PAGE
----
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135 chapters, 1200 contributors, 2000 pages of SKA science

The SKA Organisation released the new official SKA science book, Advancing Astrophysics with the Square Kilometre Array. The book contains the proceedings from the SKA science conference held in Giardini Naxos, Sicily last year.

Published by the editorial team, 29 September 2015

The two-volume book contains 135 chapters written by 1,213 contributors from 31 nationalities, adding up to some 2000 pages covering many areas of astrophysics, from cosmology to the search for life in the Universe.

“The publication of the new SKA science book is the culmination of more than a year’s work by the SKA science team and the scientific community at large”, said Dr. Robert Braun, the SKA Science Director. “It’s also a great testimony to the growing interest and scope of the SKA since the publication of the last book 10 years ago.”

The last SKA science book, Science with the Square Kilometre Array, was published in 2004.

“No matter how you choose to measure them, the SKA Science books are truly impressive! But it’s the broad science case presented in these 2 massive volumes that is utterly compelling”, said Prof. Dr. Michael Garrett, scientific and general Director of ASTRON, Netherlands institute for Radio Astronomy.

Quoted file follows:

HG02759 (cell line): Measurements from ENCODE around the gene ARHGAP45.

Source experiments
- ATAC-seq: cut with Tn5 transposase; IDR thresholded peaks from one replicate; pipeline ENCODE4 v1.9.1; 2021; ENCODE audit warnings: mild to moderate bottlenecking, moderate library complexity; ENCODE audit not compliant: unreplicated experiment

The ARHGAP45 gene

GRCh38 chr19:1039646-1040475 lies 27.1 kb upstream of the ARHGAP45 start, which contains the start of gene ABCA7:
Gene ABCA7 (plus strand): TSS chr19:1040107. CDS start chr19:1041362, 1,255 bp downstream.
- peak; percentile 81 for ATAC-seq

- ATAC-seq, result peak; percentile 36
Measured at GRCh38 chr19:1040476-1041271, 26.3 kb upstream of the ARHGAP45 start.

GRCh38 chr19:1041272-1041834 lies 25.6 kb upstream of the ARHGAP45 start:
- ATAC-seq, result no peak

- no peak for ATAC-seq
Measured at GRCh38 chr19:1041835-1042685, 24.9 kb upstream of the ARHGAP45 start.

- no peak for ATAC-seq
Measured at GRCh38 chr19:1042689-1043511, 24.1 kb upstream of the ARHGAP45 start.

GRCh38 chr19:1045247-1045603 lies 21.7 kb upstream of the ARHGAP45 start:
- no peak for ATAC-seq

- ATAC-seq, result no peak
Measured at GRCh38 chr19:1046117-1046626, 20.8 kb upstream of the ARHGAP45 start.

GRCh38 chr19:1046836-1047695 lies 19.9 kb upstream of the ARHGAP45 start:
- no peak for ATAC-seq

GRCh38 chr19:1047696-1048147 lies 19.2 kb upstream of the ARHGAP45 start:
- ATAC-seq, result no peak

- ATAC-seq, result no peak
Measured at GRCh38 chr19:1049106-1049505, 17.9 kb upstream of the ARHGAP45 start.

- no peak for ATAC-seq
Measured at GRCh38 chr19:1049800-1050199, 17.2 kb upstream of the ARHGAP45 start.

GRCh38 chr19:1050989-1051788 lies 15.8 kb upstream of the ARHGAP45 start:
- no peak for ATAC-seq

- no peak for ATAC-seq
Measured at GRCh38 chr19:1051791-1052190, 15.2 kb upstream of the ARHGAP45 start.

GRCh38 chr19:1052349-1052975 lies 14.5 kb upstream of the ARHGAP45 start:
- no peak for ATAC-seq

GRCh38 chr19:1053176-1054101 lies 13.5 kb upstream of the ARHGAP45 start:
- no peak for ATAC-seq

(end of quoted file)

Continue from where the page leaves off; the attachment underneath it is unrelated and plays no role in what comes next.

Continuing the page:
The chapters in the new SKA science book reflect the large breadth of science to be undertaken with the SKA, including among others, cosmology and the study of dark matter and dark energy; the search for life in the Universe through the study of molecules in forming planetary systems and the search for potential radio signals from intelligent civilisations; looking back at the cosmic dawn – the first billion years – of the Universe and the apparition of the first stars to study the distribution of hydrogen; mapping the thousands of pulsars in our galaxy; looking for gravitational waves and monitoring the sun’s activity, as well as synergies with other major astronomical facilities such as ALMA, ELTs, LSST, and supporting science from future space missions such as ESA’s Gaia and Euclid missions.

A limited number of hard copies of the book will be distributed to scientific and governmental institutes. The electronic version in PDF format can be downloaded on the SKA website in the books section. Individual chapters are available for download on the Proceedings of Science website.



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